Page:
June is a beautiful time in my PNW zone 8 garden! The flowers are almost at their peak, we’re harvesting spring foods, and planting to take advantage of the rest of the season.
I thought I’d share with you some of the things growing around our little cottage garden acre.
June is one of my most favorite months here in Oregon with so many things blooming, fruiting, and producing…and nothing dry or brown yet. Believe it or not, we’re so dry in July, August, and September that by the end of July everything is brown – only the trees stay green! So much for rainy Oregon.
Strawberries & Blueberries
I’ve been picking strawberries for more than a week, but I was surprised to go out today and find that we’ve got some ripe blueberries already. The bushes are just loaded with berries this year, so this is just the beginning of a month or more of harvesting blueberries- yeah!
Our hydrangea here are just starting to bloom, while the spirea are at their height of glory – they have such a delicate, airy bloom.
In the vegetable garden, I’m harvesting chard, celery (behind the chard above), lettuce (both cut-and-come-again and heads of buttercrunch, romaine, and red leaf), broccoli, and cabbage.
I’m waiting to see if I’ll get any peas before it gets too hot, because I planted them rather late this year.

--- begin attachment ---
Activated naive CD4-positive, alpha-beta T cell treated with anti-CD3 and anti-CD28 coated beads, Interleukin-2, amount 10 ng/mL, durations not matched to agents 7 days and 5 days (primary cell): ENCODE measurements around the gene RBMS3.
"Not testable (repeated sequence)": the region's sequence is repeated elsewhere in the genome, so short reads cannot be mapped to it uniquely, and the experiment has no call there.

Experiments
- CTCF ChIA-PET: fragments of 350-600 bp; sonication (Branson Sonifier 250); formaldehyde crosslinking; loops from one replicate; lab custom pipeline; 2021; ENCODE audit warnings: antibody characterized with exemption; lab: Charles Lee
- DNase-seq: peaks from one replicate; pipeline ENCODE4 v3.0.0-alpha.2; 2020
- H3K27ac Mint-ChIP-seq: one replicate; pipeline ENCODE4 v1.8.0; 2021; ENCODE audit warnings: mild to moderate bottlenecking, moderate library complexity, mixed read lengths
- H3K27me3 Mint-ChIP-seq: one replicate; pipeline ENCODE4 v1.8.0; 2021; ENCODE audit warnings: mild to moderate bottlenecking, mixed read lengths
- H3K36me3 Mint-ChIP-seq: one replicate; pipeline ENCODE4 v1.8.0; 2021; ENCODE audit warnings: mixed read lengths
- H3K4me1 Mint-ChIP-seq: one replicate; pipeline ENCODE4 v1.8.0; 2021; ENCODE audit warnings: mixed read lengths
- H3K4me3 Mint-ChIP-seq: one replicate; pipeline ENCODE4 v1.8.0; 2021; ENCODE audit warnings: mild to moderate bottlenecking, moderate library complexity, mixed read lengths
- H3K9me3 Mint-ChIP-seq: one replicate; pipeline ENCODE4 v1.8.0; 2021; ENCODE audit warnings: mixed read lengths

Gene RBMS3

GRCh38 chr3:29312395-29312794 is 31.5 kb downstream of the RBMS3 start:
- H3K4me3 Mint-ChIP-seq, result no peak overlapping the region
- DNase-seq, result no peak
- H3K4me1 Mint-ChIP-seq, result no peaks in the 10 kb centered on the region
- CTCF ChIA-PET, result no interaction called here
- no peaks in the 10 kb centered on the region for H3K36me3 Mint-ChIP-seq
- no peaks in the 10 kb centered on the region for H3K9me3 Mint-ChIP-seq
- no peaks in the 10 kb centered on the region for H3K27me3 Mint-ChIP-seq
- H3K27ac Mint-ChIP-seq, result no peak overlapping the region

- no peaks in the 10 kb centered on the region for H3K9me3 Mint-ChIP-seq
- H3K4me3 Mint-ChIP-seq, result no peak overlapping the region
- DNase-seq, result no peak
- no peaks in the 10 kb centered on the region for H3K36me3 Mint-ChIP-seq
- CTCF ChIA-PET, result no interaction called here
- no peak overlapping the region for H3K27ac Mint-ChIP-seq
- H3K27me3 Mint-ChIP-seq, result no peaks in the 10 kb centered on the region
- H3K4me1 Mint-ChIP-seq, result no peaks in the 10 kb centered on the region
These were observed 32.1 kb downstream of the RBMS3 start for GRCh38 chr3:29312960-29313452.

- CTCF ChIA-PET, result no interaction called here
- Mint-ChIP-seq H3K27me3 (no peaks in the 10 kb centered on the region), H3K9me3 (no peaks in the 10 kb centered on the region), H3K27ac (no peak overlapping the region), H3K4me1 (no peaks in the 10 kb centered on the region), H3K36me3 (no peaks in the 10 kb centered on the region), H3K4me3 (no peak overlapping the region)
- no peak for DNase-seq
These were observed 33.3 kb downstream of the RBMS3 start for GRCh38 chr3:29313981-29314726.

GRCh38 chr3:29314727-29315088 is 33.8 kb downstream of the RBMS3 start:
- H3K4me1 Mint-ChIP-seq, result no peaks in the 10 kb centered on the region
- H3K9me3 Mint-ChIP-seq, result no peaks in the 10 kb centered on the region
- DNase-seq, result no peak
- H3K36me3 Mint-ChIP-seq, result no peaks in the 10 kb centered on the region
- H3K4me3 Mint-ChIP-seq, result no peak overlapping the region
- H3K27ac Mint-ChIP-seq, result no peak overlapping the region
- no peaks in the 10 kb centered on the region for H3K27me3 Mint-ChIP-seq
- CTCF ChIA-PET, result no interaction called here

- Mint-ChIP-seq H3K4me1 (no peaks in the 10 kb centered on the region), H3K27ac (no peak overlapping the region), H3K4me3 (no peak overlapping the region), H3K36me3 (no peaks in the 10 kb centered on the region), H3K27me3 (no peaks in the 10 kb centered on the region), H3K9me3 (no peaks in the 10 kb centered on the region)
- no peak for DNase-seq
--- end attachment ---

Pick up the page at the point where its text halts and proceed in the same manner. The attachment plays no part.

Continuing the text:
I was happy to see that the corn and beans seedlings are safely up – the last couple times I’ve looked, it seemed like the birds were pulling them up as fast as they sprouted!
I covered the beds with chicken wire and row covers. But that’s also why I usually sow pretty thickly and thin later. I learned after having to re-sow corn at least two times one year. Sigh.
I put another layer of straw on the potatoes to hill them up and the early red variety is sprouting pretty purple flowers.
Some of the bigger tomatoes are flowering, too. I still keep the row cover around them because we get a lot of wind in our garden and this time of year it is often a chilly wind. You can go here to see how I plant tomatoes so that they thrive – and why planting under cover is a good idea.
I have all different sizes of tomatoes this year since I failed to start any from seed. Thankfully I got some small starts from my friend, Shannan, and then I bought some gallon-sized tomatoes as well as some regular-sized ones that were more economically priced.
It will be fun to see the differences in ripening depending on the size they were when I planted them.
What do you have growing in your gardens?